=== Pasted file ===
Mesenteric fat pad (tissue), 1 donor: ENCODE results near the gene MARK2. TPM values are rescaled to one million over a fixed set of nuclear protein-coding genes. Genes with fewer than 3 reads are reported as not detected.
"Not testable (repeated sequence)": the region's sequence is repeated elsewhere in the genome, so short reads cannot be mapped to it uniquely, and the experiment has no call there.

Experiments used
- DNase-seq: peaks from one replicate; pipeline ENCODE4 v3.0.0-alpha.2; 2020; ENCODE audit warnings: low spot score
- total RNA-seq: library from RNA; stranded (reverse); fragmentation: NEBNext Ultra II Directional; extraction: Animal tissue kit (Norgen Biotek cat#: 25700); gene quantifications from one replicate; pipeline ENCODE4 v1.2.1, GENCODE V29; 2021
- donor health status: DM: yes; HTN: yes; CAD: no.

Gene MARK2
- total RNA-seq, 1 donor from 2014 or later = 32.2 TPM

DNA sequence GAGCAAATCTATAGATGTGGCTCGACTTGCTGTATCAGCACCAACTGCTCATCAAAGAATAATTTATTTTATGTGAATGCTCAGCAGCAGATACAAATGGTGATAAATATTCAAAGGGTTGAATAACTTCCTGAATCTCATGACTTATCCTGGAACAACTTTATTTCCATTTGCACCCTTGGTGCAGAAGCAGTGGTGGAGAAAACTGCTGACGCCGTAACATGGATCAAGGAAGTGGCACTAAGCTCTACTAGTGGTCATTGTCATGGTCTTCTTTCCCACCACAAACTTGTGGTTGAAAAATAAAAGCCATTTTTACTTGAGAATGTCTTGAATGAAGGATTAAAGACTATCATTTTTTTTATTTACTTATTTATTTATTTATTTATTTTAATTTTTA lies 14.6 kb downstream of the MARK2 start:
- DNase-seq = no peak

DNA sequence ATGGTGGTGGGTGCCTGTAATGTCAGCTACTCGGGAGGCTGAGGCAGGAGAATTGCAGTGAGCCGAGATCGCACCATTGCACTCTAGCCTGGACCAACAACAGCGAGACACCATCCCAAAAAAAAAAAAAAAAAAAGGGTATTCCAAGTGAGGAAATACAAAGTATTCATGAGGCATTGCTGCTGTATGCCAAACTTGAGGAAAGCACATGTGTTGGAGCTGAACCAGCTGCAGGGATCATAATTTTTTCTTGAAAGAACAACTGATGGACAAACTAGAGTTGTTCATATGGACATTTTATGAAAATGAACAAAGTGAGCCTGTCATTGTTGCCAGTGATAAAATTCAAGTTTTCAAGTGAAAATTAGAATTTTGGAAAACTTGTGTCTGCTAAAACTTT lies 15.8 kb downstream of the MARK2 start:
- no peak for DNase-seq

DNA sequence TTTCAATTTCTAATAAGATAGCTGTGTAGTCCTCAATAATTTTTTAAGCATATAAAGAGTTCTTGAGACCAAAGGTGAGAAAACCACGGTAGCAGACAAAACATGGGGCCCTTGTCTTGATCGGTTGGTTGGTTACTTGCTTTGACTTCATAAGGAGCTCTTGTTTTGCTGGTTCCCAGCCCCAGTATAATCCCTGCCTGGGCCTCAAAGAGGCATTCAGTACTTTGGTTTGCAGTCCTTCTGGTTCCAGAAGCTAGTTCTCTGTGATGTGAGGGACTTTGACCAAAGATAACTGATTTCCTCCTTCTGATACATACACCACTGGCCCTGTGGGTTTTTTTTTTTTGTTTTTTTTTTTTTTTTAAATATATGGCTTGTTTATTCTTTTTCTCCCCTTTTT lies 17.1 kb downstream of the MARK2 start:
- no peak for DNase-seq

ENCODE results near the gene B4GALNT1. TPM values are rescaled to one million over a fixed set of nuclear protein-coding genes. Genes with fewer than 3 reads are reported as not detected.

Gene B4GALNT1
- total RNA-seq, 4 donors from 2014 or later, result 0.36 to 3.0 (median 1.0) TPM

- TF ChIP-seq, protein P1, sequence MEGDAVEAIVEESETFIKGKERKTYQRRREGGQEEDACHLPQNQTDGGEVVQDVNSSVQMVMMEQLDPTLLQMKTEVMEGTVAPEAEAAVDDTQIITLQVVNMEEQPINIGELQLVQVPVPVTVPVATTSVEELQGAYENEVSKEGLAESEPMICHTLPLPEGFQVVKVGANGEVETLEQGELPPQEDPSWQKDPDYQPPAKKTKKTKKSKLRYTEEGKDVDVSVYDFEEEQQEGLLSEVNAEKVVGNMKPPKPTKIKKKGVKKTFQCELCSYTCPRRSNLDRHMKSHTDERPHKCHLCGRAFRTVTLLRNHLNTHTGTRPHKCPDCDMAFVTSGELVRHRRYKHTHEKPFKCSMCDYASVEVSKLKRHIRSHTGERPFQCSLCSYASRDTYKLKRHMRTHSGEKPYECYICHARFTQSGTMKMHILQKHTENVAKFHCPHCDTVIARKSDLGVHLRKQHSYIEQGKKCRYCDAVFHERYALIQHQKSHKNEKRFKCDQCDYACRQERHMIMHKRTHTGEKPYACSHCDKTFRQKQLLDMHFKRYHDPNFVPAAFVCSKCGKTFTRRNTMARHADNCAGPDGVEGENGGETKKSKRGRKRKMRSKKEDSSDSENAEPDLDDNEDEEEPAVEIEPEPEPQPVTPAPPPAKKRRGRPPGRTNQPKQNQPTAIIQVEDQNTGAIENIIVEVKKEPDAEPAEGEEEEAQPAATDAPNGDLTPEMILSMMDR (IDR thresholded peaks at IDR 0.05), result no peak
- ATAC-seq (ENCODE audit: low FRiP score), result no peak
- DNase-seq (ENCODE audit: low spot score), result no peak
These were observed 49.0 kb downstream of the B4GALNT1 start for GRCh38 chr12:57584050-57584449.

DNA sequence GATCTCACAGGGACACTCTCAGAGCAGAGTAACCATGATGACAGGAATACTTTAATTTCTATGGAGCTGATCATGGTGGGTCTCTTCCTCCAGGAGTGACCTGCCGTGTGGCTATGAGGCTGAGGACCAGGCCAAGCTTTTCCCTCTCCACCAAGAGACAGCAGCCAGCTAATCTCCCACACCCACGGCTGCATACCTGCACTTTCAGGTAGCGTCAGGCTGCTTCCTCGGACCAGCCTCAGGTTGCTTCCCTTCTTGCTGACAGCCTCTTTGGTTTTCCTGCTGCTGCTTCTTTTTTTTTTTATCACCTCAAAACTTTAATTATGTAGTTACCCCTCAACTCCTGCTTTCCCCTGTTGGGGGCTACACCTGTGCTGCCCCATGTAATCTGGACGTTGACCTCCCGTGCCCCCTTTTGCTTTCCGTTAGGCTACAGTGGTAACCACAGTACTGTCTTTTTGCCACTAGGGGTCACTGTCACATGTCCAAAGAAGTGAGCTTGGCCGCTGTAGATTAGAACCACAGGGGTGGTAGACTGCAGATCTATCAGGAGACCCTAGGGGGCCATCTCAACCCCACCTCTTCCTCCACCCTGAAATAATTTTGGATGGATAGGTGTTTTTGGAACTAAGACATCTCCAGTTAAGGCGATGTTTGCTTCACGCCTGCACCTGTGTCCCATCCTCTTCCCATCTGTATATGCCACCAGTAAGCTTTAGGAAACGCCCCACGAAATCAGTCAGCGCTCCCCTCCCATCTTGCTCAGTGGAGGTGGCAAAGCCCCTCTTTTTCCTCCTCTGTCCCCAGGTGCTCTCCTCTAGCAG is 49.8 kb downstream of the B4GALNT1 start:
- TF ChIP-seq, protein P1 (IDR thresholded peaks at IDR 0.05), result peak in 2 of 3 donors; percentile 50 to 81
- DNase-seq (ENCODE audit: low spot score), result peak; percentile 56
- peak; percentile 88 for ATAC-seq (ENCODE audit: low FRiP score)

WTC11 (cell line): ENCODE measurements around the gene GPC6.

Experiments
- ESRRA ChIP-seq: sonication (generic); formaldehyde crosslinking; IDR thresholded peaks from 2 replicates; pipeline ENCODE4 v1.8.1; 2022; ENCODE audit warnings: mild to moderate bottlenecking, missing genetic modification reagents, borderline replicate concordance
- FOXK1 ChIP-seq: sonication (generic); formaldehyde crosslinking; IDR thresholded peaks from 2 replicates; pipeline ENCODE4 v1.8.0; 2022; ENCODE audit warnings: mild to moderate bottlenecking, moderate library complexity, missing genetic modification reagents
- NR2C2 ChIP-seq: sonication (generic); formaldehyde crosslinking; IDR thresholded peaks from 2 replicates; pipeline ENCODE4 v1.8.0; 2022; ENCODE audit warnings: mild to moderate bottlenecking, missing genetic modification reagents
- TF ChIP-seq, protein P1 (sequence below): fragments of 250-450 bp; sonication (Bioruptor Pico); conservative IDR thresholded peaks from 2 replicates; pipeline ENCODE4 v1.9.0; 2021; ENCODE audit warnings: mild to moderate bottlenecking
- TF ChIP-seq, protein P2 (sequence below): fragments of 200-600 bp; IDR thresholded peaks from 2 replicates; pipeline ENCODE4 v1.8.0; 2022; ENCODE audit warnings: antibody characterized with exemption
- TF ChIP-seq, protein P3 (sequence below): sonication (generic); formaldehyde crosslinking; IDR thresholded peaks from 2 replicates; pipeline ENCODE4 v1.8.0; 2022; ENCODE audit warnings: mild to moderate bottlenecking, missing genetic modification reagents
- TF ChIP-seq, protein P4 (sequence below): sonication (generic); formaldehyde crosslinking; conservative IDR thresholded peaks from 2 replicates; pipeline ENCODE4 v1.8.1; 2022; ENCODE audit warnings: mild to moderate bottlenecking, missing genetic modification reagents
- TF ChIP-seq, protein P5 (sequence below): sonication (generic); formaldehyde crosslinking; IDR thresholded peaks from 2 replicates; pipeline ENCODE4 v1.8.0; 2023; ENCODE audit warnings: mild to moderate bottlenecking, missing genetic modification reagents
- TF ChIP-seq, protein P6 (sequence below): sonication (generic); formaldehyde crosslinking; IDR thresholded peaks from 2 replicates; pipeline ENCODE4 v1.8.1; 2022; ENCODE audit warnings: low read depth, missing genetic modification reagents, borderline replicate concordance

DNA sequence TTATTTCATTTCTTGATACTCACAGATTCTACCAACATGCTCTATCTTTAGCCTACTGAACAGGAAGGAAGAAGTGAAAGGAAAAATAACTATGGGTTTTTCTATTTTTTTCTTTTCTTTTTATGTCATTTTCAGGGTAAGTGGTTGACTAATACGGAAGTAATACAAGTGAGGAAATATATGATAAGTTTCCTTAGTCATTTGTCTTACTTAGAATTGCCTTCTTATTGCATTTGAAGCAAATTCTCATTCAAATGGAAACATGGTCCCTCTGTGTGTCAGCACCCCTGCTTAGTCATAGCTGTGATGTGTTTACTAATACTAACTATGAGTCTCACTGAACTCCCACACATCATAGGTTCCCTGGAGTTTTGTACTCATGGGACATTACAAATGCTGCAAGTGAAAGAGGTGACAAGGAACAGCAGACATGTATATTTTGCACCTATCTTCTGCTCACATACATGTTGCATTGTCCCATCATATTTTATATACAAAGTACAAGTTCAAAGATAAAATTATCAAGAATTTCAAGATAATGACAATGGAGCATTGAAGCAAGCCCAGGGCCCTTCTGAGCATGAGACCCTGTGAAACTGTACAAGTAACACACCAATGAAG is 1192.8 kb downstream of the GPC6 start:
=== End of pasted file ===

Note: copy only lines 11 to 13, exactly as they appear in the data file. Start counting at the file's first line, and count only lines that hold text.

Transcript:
DNA sequence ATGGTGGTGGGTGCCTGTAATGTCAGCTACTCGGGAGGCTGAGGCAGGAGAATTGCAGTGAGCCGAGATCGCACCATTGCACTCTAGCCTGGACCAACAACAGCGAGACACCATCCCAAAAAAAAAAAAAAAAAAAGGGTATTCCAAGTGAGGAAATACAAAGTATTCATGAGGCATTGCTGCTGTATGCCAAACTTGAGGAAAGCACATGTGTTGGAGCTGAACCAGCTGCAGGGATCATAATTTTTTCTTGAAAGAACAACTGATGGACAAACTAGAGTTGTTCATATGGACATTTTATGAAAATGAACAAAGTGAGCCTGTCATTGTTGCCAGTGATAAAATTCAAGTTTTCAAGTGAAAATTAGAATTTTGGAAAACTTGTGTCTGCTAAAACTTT lies 15.8 kb downstream of the MARK2 start:
- no peak for DNase-seq

DNA sequence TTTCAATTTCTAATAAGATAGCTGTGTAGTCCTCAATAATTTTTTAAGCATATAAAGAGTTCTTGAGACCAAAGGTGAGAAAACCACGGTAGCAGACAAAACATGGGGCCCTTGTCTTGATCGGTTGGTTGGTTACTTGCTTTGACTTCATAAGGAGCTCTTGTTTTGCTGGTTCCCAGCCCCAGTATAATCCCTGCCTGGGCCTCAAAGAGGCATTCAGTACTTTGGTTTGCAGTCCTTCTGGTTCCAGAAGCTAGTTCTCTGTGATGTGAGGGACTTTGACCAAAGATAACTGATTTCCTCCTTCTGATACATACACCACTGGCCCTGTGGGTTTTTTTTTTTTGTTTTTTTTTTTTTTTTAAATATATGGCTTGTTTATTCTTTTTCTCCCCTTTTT lies 17.1 kb downstream of the MARK2 start: